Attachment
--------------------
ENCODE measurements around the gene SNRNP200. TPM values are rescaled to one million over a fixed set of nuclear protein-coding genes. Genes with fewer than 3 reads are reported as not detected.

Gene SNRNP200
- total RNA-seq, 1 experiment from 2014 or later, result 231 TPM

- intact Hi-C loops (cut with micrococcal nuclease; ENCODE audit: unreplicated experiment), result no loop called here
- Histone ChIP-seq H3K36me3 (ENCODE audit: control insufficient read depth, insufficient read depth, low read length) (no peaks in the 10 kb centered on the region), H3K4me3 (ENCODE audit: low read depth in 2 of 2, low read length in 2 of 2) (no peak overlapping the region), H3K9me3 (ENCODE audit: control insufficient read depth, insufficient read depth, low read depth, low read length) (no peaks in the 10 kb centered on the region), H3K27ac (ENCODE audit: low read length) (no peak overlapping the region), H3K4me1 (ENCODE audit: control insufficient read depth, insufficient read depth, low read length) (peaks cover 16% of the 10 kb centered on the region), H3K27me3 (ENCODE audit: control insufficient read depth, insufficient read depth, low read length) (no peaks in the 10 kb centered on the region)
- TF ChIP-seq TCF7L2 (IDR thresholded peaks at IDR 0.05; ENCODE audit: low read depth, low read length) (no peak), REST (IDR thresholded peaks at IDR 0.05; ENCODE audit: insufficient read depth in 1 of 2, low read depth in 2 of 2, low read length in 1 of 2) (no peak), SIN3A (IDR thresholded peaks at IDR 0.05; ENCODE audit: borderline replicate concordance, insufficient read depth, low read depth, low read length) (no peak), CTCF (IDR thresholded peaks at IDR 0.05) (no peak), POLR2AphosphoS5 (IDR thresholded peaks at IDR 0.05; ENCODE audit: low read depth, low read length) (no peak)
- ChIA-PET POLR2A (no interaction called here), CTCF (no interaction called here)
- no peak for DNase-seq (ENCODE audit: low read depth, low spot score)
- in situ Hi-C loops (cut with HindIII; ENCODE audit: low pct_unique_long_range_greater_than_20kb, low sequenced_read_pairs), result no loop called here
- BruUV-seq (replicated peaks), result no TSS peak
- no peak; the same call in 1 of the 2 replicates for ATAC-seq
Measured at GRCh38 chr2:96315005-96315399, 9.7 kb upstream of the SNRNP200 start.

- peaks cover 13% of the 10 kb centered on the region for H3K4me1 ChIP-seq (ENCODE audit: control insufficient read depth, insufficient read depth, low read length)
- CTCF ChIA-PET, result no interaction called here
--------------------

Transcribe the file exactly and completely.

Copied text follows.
ENCODE measurements around the gene SNRNP200. TPM values are rescaled to one million over a fixed set of nuclear protein-coding genes. Genes with fewer than 3 reads are reported as not detected.

Gene SNRNP200
- total RNA-seq, 1 experiment from 2014 or later, result 231 TPM

- intact Hi-C loops (cut with micrococcal nuclease; ENCODE audit: unreplicated experiment), result no loop called here
- Histone ChIP-seq H3K36me3 (ENCODE audit: control insufficient read depth, insufficient read depth, low read length) (no peaks in the 10 kb centered on the region), H3K4me3 (ENCODE audit: low read depth in 2 of 2, low read length in 2 of 2) (no peak overlapping the region), H3K9me3 (ENCODE audit: control insufficient read depth, insufficient read depth, low read depth, low read length) (no peaks in the 10 kb centered on the region), H3K27ac (ENCODE audit: low read length) (no peak overlapping the region), H3K4me1 (ENCODE audit: control insufficient read depth, insufficient read depth, low read length) (peaks cover 16% of the 10 kb centered on the region), H3K27me3 (ENCODE audit: control insufficient read depth, insufficient read depth, low read length) (no peaks in the 10 kb centered on the region)
- TF ChIP-seq TCF7L2 (IDR thresholded peaks at IDR 0.05; ENCODE audit: low read depth, low read length) (no peak), REST (IDR thresholded peaks at IDR 0.05; ENCODE audit: insufficient read depth in 1 of 2, low read depth in 2 of 2, low read length in 1 of 2) (no peak), SIN3A (IDR thresholded peaks at IDR 0.05; ENCODE audit: borderline replicate concordance, insufficient read depth, low read depth, low read length) (no peak), CTCF (IDR thresholded peaks at IDR 0.05) (no peak), POLR2AphosphoS5 (IDR thresholded peaks at IDR 0.05; ENCODE audit: low read depth, low read length) (no peak)
- ChIA-PET POLR2A (no interaction called here), CTCF (no interaction called here)
- no peak for DNase-seq (ENCODE audit: low read depth, low spot score)
- in situ Hi-C loops (cut with HindIII; ENCODE audit: low pct_unique_long_range_greater_than_20kb, low sequenced_read_pairs), result no loop called here
- BruUV-seq (replicated peaks), result no TSS peak
- no peak; the same call in 1 of the 2 replicates for ATAC-seq
Measured at GRCh38 chr2:96315005-96315399, 9.7 kb upstream of the SNRNP200 start.

- peaks cover 13% of the 10 kb centered on the region for H3K4me1 ChIP-seq (ENCODE audit: control insufficient read depth, insufficient read depth, low read length)
- CTCF ChIA-PET, result no interaction called here